In addition to the arrears balance, child support payments known as back child support can also factor into how much may be owed. In these situations, this refers to money owed by a noncustodial parent for the time between the couple’s separation and the date of the final court hearing for the child support order. To arrive at this amount, the court will multiply the number of months before the child support order was finalized by the monthly amount of payments ordered by the court. Needless to say, this will likely run into many thousands of dollars. Whether you are the custodial or noncustodial parent in these matters, don’t be passive regarding this matter. Instead, hire an experienced divorce attorney who will aggressively pursue the best course of action for you each step of the way.

Assigned and Unassigned Arrears
If arrears are assigned, this means the custodial parent has received public financial assistance from the state. As a result, the state will then have the authority to keep any child support payments collected to offset the costs of the public assistance that was provided earlier. If arrears are unassigned, this means the state has no claim on any money collected, and thus will simply pass it on to the custodial parent.

Collecting Child Support Arrears
If you are the custodial parent and are determined to see the child support payments owed to you and your kids collected from your ex-spouse, you and your divorce attorney will have numerous options at your disposal. The most common methods used in these proceedings include wage garnishment, withholding tax refunds, revoking professional licensing and/or driver’s license, and in severe cases petitioning the court to hold the noncustodial parent in contempt of court for failure to make their payments. Should the noncustodial parent be determined to not make their payments and thus has moved out-of-state or is in hiding, don’t think you will be able to resolve this matter on your own. Instead, turn to a knowledgeable divorce attorney who has the skills and resources available to get you and your children the money you need to maintain your standard of living.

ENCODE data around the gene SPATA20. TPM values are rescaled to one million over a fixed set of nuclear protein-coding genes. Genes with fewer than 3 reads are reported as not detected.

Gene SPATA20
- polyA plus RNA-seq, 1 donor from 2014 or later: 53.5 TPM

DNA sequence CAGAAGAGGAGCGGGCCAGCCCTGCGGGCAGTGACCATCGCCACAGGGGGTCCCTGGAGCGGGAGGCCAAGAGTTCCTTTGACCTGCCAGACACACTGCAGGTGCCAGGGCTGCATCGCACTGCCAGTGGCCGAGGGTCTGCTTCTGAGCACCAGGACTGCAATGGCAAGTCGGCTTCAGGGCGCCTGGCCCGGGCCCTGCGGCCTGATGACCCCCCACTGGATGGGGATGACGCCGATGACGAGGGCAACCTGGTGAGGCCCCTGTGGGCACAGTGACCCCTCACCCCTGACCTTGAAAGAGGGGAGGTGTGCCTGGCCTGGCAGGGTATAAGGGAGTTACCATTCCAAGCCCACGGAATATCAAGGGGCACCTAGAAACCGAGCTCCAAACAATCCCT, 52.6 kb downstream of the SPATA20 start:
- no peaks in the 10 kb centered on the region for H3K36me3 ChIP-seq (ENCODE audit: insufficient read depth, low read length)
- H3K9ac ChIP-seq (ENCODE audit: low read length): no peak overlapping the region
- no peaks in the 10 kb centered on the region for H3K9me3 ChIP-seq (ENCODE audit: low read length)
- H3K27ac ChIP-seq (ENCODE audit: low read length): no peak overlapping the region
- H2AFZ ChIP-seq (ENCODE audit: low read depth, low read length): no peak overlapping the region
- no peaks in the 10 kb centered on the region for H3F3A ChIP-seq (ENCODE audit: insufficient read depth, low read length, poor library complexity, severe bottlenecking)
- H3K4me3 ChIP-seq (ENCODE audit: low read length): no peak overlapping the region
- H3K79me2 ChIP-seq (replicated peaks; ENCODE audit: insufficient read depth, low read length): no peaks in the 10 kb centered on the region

Making Arrears Easier to Pay
In some circumstances, the noncustodial parent may be able to work with their ex-spouse and the court to make it easier to pay their arrears balance. For example, a petition may be made to the court to waive interest that has accumulated on overdue payments. However, if this is done, the noncustodial parent often has to agree to a formal payment plan, meaning all overdue payments must be made by a specific date. In other situations, a petition may be made to modify the existing child support order, which could lower future payments but not existing ones still owed. Finally, there may have been mistakes made when calculating how much is actually owed. If you believe this to be the case, contact your divorce attorney immediately to resolve this matter.

Penalties for Unpaid Arrears
As for penalties you could face for failing to pay child support arrears, these range from seizure of your passport and assets such as cars and boats to freezing your bank account. In extreme cases, you could be jailed if the amount is extremely high or if you have demonstrated a lack of willingness to fulfill your legal obligation.

Since there are many complexities involved in paying and collecting overdue child support, emotions can run high. To ensure common sense and excellent judgement are used in your situation, schedule a consultation with a well-known and trusted divorce attorney who will protect your rights throughout the process.